Rock Garden Iris, Reticulata Alida
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ROCK GARDEN IRIS, Reticulata Alida
Circa 1914. Flax-blue standards with lighter tips, whiterimmed,yellow blotches.HZ: 5-9 4” April
Rock Garden Iris, Reticulata Alida
Rock Garden Iris are generally smaller, sometimes much smaller, than their Bearded, Siberian or Louisiana cousins. The name, Iris, was given to this species by Theophrastus. Theophrastus (370-287 B.C.), a student of Aristotle, was a scholar, botanist, biologist, and physicist. His two major books constitute the first systemization of the botanical world and were major sources for botanical knowledge during antiquity and the Middle Ages. On the strength of these works some call him the “father of botany.” In Greek, the name means rainbow and given the incredible range of color available in these iris cultivars, the name is quite appropriate.
The first Rock Garden Iris were introduced into Europe in 1596. They are native to Russia, the Caucasus and the northern regions of Iran. They were introduced into the US in 1808.
Today, Rock Garden Iris are prized as great plants for pollinators. Because these iris bloom very, very early, they are a favorite of bees and other pollinators in the early spring when little else is available. They are deer and critter resistant. They are also easy to force.
Iris survive in poor soil, drought and windy areas, but they thrive in soil with good drainage and areas of good sunlight. Plant 4-5 inches apart and 2-4 inches deep. Because of their tiny size, it is recommended to plant at least 10 bulbs in a group.
Planting Bulbs in the Fall for Glorious Spring Color
Bulbs are some of the easiest plants to grow. Fundamentally the process requires four steps.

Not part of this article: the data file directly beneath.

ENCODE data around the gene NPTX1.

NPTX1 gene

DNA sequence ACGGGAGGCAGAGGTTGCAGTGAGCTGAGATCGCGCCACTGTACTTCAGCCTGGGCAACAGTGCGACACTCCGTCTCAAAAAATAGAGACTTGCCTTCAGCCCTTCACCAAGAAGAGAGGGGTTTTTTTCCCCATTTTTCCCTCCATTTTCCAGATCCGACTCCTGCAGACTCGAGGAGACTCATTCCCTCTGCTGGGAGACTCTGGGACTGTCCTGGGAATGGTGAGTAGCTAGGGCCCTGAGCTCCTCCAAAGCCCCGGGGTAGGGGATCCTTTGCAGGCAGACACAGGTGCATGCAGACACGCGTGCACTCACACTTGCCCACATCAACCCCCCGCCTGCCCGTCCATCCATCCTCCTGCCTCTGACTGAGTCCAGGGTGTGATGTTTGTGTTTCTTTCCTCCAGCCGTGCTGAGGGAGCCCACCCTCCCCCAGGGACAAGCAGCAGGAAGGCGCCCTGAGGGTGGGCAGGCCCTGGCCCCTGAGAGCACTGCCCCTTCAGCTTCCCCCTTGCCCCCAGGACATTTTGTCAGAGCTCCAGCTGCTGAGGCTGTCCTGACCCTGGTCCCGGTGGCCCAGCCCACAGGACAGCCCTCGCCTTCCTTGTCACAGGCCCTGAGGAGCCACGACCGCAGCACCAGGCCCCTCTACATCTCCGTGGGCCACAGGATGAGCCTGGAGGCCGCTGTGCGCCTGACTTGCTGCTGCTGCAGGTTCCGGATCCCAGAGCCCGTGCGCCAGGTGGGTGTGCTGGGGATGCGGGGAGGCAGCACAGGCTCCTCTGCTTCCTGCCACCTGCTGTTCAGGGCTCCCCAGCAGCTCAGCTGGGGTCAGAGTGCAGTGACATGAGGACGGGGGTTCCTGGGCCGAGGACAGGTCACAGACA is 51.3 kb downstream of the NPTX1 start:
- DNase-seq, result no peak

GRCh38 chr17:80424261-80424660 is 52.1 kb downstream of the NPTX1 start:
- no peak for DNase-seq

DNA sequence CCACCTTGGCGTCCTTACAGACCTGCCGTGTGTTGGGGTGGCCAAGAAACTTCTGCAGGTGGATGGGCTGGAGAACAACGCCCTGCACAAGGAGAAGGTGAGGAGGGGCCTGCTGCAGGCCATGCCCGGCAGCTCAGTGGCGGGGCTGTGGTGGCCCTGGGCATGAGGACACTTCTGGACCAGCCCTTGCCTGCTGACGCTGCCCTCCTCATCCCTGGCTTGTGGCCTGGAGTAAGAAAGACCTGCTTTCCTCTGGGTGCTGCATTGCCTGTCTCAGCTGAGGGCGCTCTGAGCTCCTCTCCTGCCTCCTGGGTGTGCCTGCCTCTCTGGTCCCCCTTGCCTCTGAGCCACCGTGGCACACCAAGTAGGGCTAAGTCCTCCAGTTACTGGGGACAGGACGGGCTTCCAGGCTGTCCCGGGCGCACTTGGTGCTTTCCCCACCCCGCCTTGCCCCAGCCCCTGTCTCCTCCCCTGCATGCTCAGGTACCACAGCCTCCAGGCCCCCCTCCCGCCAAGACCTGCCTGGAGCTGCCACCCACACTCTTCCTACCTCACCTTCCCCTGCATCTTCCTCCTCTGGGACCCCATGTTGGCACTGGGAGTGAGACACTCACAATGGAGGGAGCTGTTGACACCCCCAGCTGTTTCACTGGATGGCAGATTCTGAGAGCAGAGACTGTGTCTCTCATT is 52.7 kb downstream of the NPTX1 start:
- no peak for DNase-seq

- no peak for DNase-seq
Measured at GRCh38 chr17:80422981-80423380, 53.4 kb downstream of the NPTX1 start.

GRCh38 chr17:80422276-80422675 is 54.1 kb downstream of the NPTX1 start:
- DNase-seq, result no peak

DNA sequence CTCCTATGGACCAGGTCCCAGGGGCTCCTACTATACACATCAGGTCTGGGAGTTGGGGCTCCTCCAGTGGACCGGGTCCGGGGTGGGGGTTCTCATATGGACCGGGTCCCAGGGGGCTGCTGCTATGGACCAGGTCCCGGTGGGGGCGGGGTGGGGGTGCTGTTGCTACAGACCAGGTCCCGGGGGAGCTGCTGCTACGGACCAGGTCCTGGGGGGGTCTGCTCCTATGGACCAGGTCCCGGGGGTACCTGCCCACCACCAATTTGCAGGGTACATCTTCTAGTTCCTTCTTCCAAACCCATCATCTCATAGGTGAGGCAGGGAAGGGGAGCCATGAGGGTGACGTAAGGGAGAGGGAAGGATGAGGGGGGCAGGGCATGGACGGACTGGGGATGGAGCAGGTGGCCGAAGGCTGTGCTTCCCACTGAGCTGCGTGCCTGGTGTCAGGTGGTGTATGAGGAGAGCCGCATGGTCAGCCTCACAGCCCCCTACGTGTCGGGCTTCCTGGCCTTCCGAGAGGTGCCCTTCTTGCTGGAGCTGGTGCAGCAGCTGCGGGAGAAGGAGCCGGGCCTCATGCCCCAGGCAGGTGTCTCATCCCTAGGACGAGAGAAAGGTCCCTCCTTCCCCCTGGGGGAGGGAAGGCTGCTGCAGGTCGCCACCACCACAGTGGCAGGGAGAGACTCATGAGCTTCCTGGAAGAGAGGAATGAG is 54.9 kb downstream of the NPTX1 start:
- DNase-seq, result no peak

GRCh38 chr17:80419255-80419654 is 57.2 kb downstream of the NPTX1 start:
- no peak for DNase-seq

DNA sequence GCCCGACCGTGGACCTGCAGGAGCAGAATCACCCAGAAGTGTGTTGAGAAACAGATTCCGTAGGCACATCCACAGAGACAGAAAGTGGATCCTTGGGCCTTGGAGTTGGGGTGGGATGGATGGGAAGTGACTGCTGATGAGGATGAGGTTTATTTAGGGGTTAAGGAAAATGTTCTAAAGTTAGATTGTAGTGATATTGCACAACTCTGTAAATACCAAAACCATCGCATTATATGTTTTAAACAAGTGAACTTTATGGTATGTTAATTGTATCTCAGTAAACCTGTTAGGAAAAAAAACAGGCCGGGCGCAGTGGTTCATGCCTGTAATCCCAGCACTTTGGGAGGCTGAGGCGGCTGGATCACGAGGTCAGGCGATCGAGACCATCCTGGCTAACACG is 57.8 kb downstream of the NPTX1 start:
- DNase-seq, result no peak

1. Dig a hole.
2. Dust the hole with bonemeal.
3. Place the bulb in the hole.
4. Fill the hole with soil.
There are, however, some additional refinements which help produce even more lavish results and enhance protection from critters.
First, bulbs can and should be planted deeper than the instructions you receive on the package labels. An easy way to remember how deep to plant the bulb is to think of a quarter. If the bulb you are planting has the same diameter as a quarter or less, plant the bulb 4 inches deep. If the bulb is broader than a quarter, plant it 6-10 inches deep. Large bulbs like some alliums, camassias, standard tulips and fritillaries can easily be planted 10 inches deep. As the soil compacts days, weeks and months after planting, it produces a thinner layer of soil on top of the bulb. Planting bulbs deep helps with critter control. Moles, voles, chipmunks and squirrels are lazy little creatures, and they don’t like doing a lot of digging to reach their food.
Second, bonemeal is a must. It is an excellent source of calcium and phosphorus which help the bulbs to form a strong root system and healthy stems. For large bulbs (those bigger than a quarter), use ¼ cup per bulb. For small bulbs, dust the entire surface or hole where the bulbs will reside.
Third, small bulbs should be planted in clusters of 10 or more – 1 inch apart. Large bulbs, like allium, can stand along, but create a much more pleasing presence in the garden when planted is clusters of 3-5. They should be separated by no more than 4-6 inches.
Fourth, bulbs usually multiply fairly quickly and once crowded will not produce blossoms. Plan to divide your bulbs in mid-summer to fall when the top growth has dried out.
These simple, easy, quick tasks are all that is required to produce a lovely bulb display year after year.
Planting Bulbs in Containers
If you live in Hardiness Zones 5 and higher all you need to do is mix some soil. . Check out the soil mix described in detail in our Harvesting History YouTube video. Do not use prepared soil mixes.
The Best Soil Mix for Containers
Always plant bulbs more densely in containers than in the ground. Pots as small as 6-inches in diameter can have a showy presence on a deck, porch or patio. You can use much larger pots and plant several kinds of bulbs.
Fill the pot half full, dust the soil surface with bonemeal, arrange the bulbs on top of the bone meal and fill the pot with the rest of the soil. Dust the surface of the soil with more bonemeal. Water thoroughly, but do not let the pot stand in a saucer of water.
If you live in Hardiness Zones 1-4, you must protect the pots by bringing them into an unheated garage or surrounding them with bales of straw. If you do not do this, the bulbs usually freeze and turn to mush.
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